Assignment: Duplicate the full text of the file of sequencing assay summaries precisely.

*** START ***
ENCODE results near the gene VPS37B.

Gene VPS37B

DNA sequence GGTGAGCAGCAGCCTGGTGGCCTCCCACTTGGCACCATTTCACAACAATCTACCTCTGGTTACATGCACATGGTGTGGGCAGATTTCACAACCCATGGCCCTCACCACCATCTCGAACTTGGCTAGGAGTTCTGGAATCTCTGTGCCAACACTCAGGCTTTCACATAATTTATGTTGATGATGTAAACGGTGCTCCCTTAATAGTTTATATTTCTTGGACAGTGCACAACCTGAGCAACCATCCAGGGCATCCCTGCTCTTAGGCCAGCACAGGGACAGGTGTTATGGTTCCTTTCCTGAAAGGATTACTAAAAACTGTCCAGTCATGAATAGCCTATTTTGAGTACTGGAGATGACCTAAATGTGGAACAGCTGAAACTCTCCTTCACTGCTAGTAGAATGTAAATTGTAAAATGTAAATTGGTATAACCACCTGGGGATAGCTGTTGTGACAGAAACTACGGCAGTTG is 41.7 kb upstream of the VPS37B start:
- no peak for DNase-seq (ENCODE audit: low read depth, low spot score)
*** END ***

ENCODE results near the gene VPS37B.

Gene VPS37B

DNA sequence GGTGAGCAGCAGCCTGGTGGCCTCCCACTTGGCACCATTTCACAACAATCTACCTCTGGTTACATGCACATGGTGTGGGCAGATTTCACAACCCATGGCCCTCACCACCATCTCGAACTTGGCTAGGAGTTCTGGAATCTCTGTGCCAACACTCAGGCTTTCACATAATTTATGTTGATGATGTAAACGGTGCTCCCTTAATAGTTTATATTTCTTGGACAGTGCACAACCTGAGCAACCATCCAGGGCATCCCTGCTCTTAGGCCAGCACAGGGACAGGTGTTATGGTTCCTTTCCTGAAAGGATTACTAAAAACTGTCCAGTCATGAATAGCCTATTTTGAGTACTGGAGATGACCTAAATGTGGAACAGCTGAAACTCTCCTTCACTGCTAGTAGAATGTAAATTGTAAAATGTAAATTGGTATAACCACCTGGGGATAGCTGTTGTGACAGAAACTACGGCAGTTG is 41.7 kb upstream of the VPS37B start:
- no peak for DNase-seq (ENCODE audit: low read depth, low spot score)